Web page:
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Top injuries in Tennis players – and how to avoid them

Tennis player serving

With the Tennis season well underway at Wimbledon, it is often a time when people feel inspired to give it a go.

As with any sport, there are some common injuries that tennis players are more susceptible to. In this blog, we will highlight what these injuries are and how to avoid them as you hit the courts this summer.

 

Young tennis players

  1. Spondylosis
    This affects young tennis players in their first or second decade of life. This is a bony defect of the lumbar spine, in which a stress fracture occurs, resulting from mechanical stress at the pars interarticularis. These stress fractures most often occur due to repetitive load and stress, rather than being caused by a single traumatic event. The stress distribution at the pars interarticularis at its highest in extension and rotation movements required of tennis.

 

Adults

  1. Tendinopathies
    An overuse and overload of a tendon, in tennis this is likely to be in the wrist/elbow, Achilles, shoulder and glutes. This is due to high loads when the ball impacts with the racket or foot contact with the ground, resulting in overstretching and micro-tearing in the tendons. Tennis elbow is caused from overuse and causes pain as a result of inflammation of the tendons around the elbow. Interestingly, most cases we see are not actually from tennis at all so the name is a bit misleading. Symptoms may include pain, swelling, stiffness and heat.
  2. Calf strains and tears
    This is due to a weak and tight muscle that has been overstretched quickly or over time, resulting in a tear within the muscle or a build-up of small tears over time. Symptoms may include feeling a pop or tear, bruising, swelling, pain and heat.
  3. Lateral ankle sprains
    This is when the ligament in the outer ankle has been overstretched, resulting in tearing of the ligaments. Symptoms may include feeling a pop or tear, bruising, swelling, pain and heat, inability to weight bare.
  4. Shoulder impingement
    This can happen when a tendon in the shoulder rubs or catches on nearby tissue or bone when lifting the arm and can affect the surrounding rotator cuff tendons. This can build up over time if thoracic mobility is limited, the shoulder overcompensates and you end up overloading your shoulder muscles instead. Symptoms include pain when lifting arm between 60 and 120 degrees sideways, pain can be at the back of the shoulder, in the biceps or in the front of the shoulder joint, you may often experience a sharp pinching on movement.
  5. Disc and Facet joint irritation
    This is due to the movement patterns required in tennis. Tennis involves a lot of spinal rotation and extension, which puts lots of stress of discs and the joints in the spine, if the surrounding muscles are not strong enough. Overtime inflammation can build up in those structures and the muscles. Symptoms may include specific and sharp back pain and muscular spasms in the lower back and potential neural symptoms in the legs or lower back.

 

Tips to avoid injury:

  • Don’t increase activity suddenly from 0-100, gradually build up in effort and time. Quality over quantity!
  • Warm up thoroughly before to get blood flowing to muscles, tendons and ligaments, increasing their elasticity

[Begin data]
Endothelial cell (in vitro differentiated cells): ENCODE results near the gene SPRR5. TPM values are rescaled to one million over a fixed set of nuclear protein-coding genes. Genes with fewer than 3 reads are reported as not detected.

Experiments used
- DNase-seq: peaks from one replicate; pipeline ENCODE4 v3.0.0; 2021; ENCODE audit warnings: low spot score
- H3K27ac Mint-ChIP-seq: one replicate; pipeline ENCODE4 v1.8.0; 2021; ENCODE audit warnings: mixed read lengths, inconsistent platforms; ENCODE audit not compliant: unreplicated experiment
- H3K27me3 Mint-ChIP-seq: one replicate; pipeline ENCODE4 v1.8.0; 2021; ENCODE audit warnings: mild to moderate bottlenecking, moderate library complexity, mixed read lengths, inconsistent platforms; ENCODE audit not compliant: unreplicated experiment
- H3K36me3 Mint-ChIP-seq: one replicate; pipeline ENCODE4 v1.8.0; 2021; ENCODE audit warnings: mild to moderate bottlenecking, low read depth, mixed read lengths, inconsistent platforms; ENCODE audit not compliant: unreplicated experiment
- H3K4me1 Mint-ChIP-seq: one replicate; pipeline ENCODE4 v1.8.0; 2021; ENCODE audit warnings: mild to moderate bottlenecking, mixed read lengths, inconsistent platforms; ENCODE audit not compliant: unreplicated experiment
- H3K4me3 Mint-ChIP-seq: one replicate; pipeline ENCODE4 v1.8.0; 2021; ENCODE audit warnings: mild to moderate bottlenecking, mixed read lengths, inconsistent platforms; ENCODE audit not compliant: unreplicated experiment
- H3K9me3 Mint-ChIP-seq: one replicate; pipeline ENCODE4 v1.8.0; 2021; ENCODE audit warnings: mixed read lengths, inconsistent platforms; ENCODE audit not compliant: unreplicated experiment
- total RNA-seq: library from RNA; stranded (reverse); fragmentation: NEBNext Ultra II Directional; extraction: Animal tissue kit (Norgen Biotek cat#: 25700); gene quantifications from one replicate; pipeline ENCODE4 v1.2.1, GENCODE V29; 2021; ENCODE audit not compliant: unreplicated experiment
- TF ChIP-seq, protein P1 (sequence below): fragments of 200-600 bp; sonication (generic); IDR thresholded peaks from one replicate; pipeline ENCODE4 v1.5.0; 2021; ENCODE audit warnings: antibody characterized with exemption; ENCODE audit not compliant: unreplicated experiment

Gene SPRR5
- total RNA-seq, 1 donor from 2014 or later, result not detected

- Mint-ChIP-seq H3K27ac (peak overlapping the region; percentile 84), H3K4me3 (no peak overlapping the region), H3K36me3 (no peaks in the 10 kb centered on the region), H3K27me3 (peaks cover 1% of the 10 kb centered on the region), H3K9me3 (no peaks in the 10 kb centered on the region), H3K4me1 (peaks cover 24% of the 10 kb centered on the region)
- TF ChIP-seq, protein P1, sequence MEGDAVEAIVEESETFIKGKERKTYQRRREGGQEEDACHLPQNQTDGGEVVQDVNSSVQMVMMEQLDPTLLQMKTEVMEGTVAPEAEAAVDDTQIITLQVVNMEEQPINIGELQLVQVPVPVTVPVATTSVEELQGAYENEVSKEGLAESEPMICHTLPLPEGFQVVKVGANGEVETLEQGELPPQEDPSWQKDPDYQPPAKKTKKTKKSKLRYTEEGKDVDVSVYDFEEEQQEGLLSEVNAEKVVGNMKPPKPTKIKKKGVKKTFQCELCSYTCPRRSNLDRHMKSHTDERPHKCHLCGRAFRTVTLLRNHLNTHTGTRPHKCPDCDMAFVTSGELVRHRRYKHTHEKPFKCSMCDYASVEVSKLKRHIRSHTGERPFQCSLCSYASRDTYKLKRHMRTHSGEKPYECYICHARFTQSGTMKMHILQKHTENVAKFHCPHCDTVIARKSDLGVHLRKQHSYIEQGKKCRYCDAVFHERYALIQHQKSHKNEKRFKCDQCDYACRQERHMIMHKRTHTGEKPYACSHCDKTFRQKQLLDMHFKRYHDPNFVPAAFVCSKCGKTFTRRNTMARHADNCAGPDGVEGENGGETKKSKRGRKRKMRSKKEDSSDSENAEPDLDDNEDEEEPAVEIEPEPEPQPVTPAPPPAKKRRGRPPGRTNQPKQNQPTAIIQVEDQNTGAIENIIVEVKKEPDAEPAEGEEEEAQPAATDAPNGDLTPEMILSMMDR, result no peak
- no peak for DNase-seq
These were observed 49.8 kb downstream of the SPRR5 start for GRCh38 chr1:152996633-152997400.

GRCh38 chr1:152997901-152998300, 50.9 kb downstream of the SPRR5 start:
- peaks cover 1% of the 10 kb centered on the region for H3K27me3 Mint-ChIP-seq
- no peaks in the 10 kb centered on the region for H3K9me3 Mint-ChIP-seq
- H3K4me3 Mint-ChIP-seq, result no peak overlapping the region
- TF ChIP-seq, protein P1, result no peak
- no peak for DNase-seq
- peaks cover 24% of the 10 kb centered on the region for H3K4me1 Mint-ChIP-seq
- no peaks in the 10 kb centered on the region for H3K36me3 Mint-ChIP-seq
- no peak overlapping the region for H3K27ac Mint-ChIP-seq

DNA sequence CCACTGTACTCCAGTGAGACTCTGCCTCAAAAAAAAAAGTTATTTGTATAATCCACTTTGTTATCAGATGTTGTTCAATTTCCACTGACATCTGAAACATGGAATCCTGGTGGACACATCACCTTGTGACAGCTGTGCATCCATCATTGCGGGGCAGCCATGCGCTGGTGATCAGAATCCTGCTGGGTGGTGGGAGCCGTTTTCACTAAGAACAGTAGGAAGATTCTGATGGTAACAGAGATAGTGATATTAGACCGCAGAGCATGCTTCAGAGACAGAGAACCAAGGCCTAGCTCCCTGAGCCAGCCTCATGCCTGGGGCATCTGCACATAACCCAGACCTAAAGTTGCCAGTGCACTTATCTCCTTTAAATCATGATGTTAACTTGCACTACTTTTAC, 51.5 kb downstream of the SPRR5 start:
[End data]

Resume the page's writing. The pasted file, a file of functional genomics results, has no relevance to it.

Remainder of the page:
• Cool down and stretch after
  • Book a lesson with a coach at the start of each season to recheck your technique
  • Continue strengthening even out of tennis season
  • Book a running MOT
  • Listen to your body, if something does not feel right or it hurts while playing, stop and rest

 

Prevention:

Tip 1 – Preparation
Think about booking a lesson with a coach at the start of each season to recheck your technique and equipment. Certain compensations or faulty equipment can be contributing factors to musculoskeletal injuries.

Tip 2 – Be Dynamic
Always warm up thoroughly before starting the activity. It’s important to get blood flowing to muscles, tendons and ligaments to help increase their elasticity to reach those drop shots! Dynamic movements such as high knees, skipping, side steps prior to performing exercise are much more effective and useful for injury prevention than static stretches.

Tip 3 – Pacing
It’s important to take your time and increase your activity levels gradually, especially if trying something new. An increase in training volumes is the biggest risk factor for Tendinopathies. Think quality over quantity and let the body recovery between sessions!

Tip 4 – Get Strong
Resistance and strength training is a vital part of injury prevention. For our bodies to cope with the forces and demands involved in Tennis, we consistently need to build the robustness and tolerance of our joints to with stand this. This is just as important during the off season as it is during the playing season.

Tip 5 – Recovery
After you’ve finished performing your activity take the time to relax and let the heart rate come down slowly. This where a gentle walk with some static stretches will hep restore muscle length and reduce the risk of stiffening up. Don’t just go straight to sitting down again at your desk or in the clubhouse!

With all sport and activities make sure you’re listening to your body, if something does not feel right or it hurts while playing, stop and rest. If this persists then a physio appointment can help identify what’s going on and get you back on the Tennis court safely.

Book Physio MOT here.

 

All over strengthening tennis exercises to try at home:

Date Posted

July 9th, 2024

Category

Article, Synergy Physiotherapy

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